DUBLIN (CNS) -- At least one order of Irish nuns and the primate of all Ireland welcomed a report from a judicial inquiry into mother-and-baby homes and acknowledged the church failed to live up to its own values.
The Sisters of Bon Secours ran St. Mary's home in Tuam from 1925 until 1961. It was among 18 homes for unmarried mothers and their children cited by Judge Yvonne Murphy in her Jan. 12 report; she said the homes showed a lack of compassion.
In a statement, Sister Eileen O'Connor, area leader of the congregation, acknowledged that "our Sisters of Bon Secours were part of this sorrowful history."
"We did not live up to our Christianity when running the home," Sister O'Connor said. "We failed to respect the inherent dignity of the women and children who came to the home. We failed to offer them the compassion that they so badly needed. We were part of the system in which they suffered hardship, loneliness and terrible hurt.
"We acknowledge in particular that infants and children who died at the home were buried in a disrespectful and unacceptable way. For all that, we are deeply sorry," she said.
The inquiry was established after a local historian discovered death certificates for almost 800 infants at St. Mary's in Tuam. However, the historian, Catherine Corless discovered there were no burial records. Public outcry resulted in a Commission of Investigation being established.
The commission spent five years investigating the treatment of unmarried mothers in state-funded Church-run homes and concluded that the blame for their "harsh treatment" rests primarily with their families, but that both the Church and state condoned this.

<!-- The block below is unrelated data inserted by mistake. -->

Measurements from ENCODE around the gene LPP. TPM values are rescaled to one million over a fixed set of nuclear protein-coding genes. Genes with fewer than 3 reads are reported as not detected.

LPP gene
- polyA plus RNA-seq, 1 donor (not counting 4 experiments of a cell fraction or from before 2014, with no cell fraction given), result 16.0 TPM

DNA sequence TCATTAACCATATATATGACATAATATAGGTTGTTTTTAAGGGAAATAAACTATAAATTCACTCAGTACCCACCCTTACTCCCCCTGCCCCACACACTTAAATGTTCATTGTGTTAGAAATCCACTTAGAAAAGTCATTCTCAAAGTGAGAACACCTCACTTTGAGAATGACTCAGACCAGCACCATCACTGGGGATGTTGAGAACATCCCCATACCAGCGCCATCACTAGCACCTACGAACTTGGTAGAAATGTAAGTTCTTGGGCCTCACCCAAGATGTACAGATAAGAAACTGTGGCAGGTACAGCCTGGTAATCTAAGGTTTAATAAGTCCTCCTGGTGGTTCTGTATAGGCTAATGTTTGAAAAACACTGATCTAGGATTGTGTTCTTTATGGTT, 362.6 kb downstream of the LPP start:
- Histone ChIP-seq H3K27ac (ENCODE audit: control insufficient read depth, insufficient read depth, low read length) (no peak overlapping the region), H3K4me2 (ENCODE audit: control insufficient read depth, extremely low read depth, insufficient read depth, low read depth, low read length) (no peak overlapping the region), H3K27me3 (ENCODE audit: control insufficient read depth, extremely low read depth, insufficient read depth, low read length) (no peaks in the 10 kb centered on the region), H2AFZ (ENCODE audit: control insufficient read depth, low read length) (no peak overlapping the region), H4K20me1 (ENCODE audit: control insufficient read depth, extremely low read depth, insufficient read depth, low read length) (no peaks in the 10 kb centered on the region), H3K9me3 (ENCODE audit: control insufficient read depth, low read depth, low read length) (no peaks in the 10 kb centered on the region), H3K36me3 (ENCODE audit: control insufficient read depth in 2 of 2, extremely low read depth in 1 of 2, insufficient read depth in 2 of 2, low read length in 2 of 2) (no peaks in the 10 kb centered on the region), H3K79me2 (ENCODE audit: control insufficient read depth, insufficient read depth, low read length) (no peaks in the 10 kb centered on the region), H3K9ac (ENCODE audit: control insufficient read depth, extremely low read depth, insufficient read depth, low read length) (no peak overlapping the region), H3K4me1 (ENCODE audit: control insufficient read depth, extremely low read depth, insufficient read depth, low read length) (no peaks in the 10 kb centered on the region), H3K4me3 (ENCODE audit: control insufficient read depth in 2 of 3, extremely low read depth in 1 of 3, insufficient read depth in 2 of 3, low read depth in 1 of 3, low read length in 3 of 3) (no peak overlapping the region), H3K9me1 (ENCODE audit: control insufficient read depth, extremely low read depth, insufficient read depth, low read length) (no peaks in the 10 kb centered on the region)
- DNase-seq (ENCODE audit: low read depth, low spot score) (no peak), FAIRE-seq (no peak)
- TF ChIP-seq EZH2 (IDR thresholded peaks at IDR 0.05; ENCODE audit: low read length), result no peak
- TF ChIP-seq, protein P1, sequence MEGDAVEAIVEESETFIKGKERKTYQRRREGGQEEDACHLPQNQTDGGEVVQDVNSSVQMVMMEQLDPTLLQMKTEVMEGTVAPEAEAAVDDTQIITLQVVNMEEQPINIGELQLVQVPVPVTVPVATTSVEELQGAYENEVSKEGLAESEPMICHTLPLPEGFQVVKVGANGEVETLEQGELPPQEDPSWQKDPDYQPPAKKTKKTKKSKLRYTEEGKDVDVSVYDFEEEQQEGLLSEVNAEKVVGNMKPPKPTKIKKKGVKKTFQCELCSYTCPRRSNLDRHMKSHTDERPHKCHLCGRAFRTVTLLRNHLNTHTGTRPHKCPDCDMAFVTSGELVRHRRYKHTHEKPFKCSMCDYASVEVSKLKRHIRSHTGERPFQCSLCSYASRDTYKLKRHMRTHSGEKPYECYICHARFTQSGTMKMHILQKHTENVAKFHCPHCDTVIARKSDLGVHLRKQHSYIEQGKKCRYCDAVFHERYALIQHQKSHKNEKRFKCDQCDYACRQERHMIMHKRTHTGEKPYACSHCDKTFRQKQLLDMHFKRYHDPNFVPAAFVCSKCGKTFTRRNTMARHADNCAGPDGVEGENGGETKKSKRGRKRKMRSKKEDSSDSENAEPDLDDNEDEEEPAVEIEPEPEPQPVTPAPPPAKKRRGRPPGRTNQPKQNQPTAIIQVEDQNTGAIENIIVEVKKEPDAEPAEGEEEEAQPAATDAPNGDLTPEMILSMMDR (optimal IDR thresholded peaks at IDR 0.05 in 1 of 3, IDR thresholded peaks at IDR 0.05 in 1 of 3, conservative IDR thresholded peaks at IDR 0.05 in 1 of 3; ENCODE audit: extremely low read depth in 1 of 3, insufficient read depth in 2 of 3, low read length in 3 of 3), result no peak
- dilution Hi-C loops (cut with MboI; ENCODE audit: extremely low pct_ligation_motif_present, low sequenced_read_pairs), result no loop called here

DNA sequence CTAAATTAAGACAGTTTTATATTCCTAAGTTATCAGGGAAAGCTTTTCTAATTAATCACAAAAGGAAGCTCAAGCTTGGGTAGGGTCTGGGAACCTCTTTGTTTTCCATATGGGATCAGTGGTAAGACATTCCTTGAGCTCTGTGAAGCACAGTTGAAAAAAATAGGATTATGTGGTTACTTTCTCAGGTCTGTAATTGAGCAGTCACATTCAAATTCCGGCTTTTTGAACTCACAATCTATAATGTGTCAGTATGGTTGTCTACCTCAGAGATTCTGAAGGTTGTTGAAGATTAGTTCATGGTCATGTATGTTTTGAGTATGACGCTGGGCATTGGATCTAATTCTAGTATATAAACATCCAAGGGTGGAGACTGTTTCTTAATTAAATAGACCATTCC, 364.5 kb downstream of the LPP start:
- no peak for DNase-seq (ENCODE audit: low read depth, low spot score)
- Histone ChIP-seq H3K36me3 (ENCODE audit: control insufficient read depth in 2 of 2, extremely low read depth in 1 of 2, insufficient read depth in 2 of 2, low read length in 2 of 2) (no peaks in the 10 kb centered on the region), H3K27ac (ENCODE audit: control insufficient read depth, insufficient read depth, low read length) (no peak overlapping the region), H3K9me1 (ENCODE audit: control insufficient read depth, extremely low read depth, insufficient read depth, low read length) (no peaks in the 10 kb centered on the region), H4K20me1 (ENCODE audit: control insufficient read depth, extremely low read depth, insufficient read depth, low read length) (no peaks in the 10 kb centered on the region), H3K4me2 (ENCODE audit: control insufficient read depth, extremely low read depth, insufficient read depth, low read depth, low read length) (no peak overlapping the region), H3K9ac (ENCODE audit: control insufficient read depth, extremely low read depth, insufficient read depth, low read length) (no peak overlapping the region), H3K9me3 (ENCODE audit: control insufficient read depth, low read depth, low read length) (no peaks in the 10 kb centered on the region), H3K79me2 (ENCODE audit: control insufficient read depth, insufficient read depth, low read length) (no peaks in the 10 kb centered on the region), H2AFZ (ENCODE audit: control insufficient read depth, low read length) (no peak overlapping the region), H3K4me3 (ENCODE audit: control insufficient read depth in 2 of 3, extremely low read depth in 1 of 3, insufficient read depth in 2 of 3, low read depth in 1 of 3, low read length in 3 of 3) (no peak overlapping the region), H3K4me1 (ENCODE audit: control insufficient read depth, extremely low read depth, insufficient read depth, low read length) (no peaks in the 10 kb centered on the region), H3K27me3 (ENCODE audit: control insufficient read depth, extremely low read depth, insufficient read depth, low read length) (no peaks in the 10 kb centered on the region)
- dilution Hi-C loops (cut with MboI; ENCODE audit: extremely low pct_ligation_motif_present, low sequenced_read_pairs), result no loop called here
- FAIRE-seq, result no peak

The report of the Commission of Investigation into Mother and Baby Homes and Certain Related Matters reviewed 18 institutions from 1922 to 1998. It found that "Ireland was a cold harsh environment for many, probably the majority, of its residents during the earlier half of the period under remit." The report said that Ireland was "especially cold and harsh for women."
The responsibility for the "harsh treatment" of unmarried mothers "rests mainly with the fathers of their children and their own immediate families," the report said.
The commission stated that the mistreatment of unmarried mothers "was supported by, contributed to, and condoned by, the institutions of the state and the churches." At the same time, the commission found that "it must be acknowledged that the institutions under investigation provided a refuge -- a harsh refuge in some cases -- when the families provided no refuge at all."
Archbishop Eamon Martin of Armagh, Northern Ireland, head of the Irish bishops' conference, welcomed the report.
"As a church leader ... I accept that the church was clearly part of that culture in which people were frequently stigmatized, judged and rejected. For that, and for the long-lasting hurt and emotional distress that has resulted, I unreservedly apologize to the survivors and to all those who are personally impacted by the realities it uncovers."
"I believe the church must continue to acknowledge before the Lord and before others its part in sustaining what the report describes as a 'harsh ... cold and uncaring atmosphere,'" the archbishop said.